• Road deaths double during Songkran, with up to 50 people dying in automobile accidents each day (nearly all which are motorcycle accidents). Remain safe and keep off the bike – whether it’s yours or someone else’s!

Attending Songkran: Logistics

With more and more people getting involved in this festival, accommodation sells out quickly. If you’re likely to attend Songkran, be sure you book your hostel early.

Also, remember that Songkran is a public holiday. Which means banks and government services will be closed. If you want consular or financial services, have them taken care of before the holiday. By 2018, the federal government extended the vacation period to 5 days (to permit people time to go back home and visit family) so many services are closed even longer now. Prepare accordingly.

If you wish to enjoy the vacation in Bangkok, public transportation is both convenient and cheap. Non-airconditioned buses cost 10 THB while buses with AC cost 15 THB. These may take you anywhere in the town. The SkyTrain and Metro cost 15-50 THB per trip and you could buy a day pass for 120 THB.

Taxis certainly are a more costly option and cost around 70-100 THB (one from the airport to Khao San Road will cost you 300-500 THB). Just make certain they utilize the meter. If indeed they don’t just get out and discover another taxi. Alternatively, there’s a Suvarnabhumi Airport Rail Link Express that’s a 15-minute non-stop journey between your city and the airport that costs 150 THB per trip.


Songkran occurs from coast to coast and, when you are in Thailand during this time period, you WILL experience it. You can’t miss it. It’s just like the a very important factor that brings everyone together here. Prepare to get wet. Prepare to need to fun! It’s one of the biggest experiences I’ve ever endured (and I’ve done it 3 x). The event is merely pure joy. Many people are here to have a great time. There’s no malice involved.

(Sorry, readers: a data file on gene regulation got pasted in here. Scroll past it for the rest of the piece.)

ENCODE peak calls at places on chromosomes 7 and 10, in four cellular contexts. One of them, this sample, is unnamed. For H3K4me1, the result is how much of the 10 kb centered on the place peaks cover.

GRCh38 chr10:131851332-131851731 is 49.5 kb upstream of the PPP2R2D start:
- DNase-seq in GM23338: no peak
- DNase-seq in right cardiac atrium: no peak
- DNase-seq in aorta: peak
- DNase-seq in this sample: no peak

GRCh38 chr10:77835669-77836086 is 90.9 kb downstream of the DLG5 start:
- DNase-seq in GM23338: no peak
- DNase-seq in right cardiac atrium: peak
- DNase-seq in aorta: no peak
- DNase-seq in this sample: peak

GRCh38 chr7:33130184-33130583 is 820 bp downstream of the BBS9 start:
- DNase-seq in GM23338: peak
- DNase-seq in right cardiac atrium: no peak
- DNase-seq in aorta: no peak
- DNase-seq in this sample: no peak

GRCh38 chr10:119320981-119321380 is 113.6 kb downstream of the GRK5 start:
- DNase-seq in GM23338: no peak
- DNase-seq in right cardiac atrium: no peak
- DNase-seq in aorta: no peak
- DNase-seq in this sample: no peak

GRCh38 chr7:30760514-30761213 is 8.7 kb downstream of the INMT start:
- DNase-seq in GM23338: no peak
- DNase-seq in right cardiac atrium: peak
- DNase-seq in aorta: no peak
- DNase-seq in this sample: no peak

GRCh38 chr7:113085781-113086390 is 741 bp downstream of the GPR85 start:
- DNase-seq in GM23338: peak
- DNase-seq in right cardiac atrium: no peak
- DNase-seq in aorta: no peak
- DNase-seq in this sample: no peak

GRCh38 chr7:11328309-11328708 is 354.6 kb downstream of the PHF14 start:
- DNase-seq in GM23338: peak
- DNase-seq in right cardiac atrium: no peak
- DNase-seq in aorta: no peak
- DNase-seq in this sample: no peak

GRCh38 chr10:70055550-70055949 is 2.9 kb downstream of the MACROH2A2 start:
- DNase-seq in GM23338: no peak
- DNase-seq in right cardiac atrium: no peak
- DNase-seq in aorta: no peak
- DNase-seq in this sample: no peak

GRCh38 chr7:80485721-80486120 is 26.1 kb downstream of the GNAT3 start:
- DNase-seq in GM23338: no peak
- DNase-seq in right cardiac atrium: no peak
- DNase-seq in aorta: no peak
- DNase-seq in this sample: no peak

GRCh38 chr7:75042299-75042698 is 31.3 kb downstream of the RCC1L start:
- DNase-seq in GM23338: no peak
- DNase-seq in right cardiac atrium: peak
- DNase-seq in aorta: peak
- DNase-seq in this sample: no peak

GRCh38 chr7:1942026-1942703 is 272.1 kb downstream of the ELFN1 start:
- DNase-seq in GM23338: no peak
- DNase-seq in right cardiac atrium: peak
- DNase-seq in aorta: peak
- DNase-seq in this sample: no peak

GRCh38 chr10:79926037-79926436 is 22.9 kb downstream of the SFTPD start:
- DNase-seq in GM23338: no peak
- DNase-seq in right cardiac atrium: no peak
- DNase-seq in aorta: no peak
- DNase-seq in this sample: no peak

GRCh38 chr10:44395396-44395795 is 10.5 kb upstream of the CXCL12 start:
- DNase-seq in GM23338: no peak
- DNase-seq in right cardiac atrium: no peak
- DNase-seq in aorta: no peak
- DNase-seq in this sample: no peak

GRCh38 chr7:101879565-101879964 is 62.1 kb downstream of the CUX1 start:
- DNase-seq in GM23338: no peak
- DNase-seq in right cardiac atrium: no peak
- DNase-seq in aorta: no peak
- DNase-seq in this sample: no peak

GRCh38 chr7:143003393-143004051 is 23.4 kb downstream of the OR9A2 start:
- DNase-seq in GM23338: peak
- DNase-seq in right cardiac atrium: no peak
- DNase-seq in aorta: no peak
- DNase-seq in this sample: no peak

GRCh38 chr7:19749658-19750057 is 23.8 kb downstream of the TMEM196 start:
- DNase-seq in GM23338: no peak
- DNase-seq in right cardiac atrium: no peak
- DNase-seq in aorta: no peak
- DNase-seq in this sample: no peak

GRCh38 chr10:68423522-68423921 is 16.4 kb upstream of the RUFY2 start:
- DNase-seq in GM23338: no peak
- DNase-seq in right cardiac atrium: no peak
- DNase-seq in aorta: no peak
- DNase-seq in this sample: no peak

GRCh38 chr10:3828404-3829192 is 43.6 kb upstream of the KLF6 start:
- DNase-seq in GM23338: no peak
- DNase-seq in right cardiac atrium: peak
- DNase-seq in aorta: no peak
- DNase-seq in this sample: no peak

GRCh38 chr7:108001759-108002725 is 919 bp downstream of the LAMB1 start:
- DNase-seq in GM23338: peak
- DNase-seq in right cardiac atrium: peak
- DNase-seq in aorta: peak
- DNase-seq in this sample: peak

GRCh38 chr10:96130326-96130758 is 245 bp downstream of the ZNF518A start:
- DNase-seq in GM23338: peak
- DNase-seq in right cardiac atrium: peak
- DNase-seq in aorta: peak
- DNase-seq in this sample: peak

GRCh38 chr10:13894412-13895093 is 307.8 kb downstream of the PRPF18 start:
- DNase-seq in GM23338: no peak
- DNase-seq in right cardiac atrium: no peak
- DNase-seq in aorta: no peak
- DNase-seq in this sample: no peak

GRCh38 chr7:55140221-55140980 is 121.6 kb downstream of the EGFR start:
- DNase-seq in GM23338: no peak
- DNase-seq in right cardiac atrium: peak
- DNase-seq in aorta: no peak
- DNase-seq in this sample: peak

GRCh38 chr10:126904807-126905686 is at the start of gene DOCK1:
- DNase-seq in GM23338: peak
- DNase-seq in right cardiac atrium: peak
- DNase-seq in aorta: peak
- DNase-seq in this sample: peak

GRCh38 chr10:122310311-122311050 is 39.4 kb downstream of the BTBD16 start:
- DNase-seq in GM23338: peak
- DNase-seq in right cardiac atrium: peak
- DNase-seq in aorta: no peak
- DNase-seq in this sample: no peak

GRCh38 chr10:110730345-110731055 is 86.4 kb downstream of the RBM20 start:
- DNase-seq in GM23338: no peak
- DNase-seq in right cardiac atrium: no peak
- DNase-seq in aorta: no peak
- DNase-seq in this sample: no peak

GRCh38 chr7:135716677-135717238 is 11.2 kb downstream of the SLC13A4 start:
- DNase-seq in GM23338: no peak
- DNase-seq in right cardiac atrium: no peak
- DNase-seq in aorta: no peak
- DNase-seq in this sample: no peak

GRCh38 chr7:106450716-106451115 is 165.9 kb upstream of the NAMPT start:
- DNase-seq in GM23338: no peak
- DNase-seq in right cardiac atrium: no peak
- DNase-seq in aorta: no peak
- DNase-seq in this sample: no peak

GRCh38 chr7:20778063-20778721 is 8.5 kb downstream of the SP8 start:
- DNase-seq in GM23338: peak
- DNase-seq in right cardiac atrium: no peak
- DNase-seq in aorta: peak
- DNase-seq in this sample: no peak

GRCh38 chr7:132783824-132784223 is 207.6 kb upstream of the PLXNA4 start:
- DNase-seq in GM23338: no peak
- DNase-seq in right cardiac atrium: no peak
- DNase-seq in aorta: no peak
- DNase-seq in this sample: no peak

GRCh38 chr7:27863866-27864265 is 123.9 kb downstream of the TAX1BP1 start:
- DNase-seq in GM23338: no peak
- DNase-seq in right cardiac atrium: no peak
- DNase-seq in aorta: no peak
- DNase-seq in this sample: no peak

Enjoy Songkran!

Get someone wet for me personally!

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Book Your Visit to Thailand: Logistical Guidelines

Book Your Flight Look for a cheap flight through the use of Skyscanner or Momondo. They are my two favorite se’s because they search websites and airlines around the world which means you always know no stone is left unturned.

Book Your Accommodation You can book your hostel with Hostelworld. If you wish to remain elsewhere, use Booking.com because they consistently return the least expensive rates for guesthouses and cheap hotels. I take advantage of them all enough time. My favorite places to remain are:

  • Chada Guesthouse (Bangkok) – That is the best hostel on Khao San Road since it is among the few places not run-down or overpriced. The staff is friendly and helpful and the beds are soft enough for a decent night’s sleep.
  • Julie Guesthouse (Chiang Mai) – That is just about the most popular backpacker guesthouses in the town if you want to remain here be sure to reserve an area early. It’s a great hostel plus they serve food and drinks, and also have an in-house travel agency.
  • Samui Hostel (Koh Samui) – Located a brief walk from Chaweng Beach, this budget hostel has air-conditioned rooms with en suite bathrooms. The dorms certainly are a bit cramped, but it’s among the cheapest places to remain on the island.